Gangrene is the progressive death of body tissue that results from a lack of blood supply. When the blood supply is cut off, the tissue does not get enough oxygen and begins to die.
Gangrene can be internal or external. The two most common types of gangrene are:
- Dry gangrene — A lack of blood supply causes the tissue to die.
- Wet gangrene — Usually occurs when bacteria infects the tissue after an injury. The tissue becomes moist and breaks down.
Gas gangrene is a rarer wet type and develops from specific bacteria deep inside the body. Gas gangrene can be a result of surgery or trauma.
Your chances of developing gangrene increase if you have:
- Poorly controlled health conditions, such as diabetes or , which may affect blood vessels
- Health conditions or medications that suppress the immune system
- A perforated bowel
- Severe trauma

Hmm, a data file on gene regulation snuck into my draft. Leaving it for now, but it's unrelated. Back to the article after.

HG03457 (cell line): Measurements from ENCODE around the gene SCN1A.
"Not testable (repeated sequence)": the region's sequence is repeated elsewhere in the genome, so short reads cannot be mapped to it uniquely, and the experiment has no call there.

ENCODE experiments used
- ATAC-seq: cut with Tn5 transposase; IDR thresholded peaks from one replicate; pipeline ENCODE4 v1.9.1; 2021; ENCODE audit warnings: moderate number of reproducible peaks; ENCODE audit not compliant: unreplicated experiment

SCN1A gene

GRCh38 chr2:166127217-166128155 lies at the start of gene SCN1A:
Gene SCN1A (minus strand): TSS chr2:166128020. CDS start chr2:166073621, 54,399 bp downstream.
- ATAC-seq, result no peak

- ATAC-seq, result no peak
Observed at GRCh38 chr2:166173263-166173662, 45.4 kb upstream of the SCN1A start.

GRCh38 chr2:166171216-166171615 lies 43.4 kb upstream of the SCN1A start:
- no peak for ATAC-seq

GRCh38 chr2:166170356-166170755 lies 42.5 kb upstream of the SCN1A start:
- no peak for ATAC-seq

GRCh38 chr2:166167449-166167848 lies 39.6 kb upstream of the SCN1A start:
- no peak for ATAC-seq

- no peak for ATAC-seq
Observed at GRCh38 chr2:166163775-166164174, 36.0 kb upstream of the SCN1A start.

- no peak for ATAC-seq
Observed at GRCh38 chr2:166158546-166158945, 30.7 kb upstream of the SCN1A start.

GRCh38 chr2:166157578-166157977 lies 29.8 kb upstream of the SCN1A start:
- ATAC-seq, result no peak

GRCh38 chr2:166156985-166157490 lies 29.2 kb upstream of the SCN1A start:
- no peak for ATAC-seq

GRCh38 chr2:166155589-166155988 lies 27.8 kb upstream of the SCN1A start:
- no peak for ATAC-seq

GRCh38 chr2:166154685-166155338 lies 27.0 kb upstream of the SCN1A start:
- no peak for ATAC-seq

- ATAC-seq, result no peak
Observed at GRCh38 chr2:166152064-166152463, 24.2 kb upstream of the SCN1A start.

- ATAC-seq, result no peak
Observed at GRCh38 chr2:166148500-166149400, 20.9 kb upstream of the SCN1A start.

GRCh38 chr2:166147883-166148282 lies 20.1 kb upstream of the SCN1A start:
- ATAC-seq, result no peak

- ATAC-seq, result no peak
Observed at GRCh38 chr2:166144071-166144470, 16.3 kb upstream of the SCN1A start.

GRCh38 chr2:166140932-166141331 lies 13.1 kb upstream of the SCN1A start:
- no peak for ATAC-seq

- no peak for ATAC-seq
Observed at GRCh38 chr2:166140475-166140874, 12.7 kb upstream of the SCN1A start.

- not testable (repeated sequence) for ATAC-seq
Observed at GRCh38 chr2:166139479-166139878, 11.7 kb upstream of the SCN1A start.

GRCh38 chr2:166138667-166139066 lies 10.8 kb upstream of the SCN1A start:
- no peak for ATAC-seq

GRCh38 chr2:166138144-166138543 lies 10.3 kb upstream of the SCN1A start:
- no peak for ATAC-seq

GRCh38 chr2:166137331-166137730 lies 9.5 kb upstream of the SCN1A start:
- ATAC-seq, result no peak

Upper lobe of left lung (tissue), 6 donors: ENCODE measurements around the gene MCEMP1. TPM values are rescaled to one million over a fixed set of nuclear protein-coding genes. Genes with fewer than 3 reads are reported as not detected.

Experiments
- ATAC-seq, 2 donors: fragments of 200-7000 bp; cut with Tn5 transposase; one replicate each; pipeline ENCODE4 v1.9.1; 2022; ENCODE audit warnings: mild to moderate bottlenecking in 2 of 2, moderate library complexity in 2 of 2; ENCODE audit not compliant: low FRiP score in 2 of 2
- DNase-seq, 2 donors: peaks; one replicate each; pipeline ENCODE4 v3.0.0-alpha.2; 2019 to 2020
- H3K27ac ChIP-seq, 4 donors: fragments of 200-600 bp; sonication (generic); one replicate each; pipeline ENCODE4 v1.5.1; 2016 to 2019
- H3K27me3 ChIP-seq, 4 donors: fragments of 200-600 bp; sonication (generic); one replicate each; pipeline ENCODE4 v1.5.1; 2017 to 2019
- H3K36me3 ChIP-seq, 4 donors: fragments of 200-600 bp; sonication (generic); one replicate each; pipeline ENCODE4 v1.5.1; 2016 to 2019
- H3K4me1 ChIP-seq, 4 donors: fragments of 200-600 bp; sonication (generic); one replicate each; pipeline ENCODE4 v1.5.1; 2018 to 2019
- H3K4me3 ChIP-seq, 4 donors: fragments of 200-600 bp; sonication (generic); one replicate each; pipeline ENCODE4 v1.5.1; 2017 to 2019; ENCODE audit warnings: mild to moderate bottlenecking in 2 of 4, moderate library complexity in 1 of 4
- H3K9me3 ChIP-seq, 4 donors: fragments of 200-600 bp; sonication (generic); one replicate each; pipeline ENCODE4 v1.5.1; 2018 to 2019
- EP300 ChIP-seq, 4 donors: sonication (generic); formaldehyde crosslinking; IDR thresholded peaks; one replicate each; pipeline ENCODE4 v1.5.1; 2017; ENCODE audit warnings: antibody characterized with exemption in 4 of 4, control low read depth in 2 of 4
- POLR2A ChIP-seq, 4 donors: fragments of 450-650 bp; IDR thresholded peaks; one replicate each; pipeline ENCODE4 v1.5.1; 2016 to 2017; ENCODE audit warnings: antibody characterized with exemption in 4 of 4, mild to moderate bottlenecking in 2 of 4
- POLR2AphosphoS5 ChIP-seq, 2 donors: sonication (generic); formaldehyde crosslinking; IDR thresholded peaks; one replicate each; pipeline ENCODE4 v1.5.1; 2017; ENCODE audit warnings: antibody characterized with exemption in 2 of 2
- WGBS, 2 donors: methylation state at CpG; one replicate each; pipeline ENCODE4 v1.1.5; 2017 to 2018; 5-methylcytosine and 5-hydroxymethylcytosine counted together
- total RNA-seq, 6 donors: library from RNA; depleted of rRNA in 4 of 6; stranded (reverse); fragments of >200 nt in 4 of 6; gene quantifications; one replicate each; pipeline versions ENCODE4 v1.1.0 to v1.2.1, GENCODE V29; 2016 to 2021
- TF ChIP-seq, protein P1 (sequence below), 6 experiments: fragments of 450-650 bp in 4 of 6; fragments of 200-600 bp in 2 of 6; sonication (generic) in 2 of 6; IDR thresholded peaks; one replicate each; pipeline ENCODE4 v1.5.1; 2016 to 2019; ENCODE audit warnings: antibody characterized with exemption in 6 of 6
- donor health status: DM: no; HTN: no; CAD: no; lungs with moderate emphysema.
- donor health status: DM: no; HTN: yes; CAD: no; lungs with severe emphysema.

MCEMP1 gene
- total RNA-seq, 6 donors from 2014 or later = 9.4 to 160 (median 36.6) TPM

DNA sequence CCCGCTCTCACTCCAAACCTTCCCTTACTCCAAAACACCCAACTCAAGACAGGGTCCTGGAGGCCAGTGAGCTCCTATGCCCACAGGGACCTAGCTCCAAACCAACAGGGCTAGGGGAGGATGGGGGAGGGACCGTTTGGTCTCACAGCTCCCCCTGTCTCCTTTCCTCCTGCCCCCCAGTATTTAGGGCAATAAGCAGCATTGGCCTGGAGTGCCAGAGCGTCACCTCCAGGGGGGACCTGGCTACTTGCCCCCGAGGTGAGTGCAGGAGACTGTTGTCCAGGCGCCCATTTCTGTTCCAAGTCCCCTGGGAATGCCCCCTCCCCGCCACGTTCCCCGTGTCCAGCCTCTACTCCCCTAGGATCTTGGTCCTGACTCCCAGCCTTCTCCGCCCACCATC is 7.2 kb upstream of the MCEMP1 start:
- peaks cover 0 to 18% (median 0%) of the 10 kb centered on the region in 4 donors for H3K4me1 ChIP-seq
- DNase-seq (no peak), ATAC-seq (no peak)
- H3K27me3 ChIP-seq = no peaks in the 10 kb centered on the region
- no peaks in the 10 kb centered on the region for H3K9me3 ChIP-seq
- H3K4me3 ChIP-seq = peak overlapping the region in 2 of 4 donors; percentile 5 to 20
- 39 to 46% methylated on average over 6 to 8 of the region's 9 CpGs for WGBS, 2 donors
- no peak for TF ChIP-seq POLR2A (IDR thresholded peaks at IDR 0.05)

- Excessive alcohol use
- IV drug use
External gangrene may cause:
- Color changes, ranging from white to red to black
- A shiny appearance to skin
- Foul-smelling, frothy, clear or watery discharge
- Sloughing off of skin
- Severe pain followed by loss of feeling in the affected area
Internal gangrene may cause:
- Fever and chills
- Nausea and vomiting
- Lightheadedness or fainting, which may be caused by low blood pressure
If the gangrene is widespread, sepsis can occur.
Gangrene of the Foot
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Your doctor performs a physical exam.
Tests may include:
- Blood tests
- Tests of the discharge and the tissue
- Imaging studies looking for type and extent of damage:
- CT scan
- IV antibiotics
- Debridement — a surgical procedure to cut away dead and dying tissue, to preventing gangrene from spreading
- Supportive care, including fluids, nutrients and pain medication to relieve discomfort
- Blood thinners to prevent blood clots
- Amputation — removal of severely affected body part
- — involves exposing the affected tissue to oxygen at high pressure
- Surgery may also be done to restore blood flow to the affected area
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Content was created using EBSCO’s Health Library. Edits to original content made by Rector and Visitors of the University of Virginia. This information is not a substitute for professional medical advice.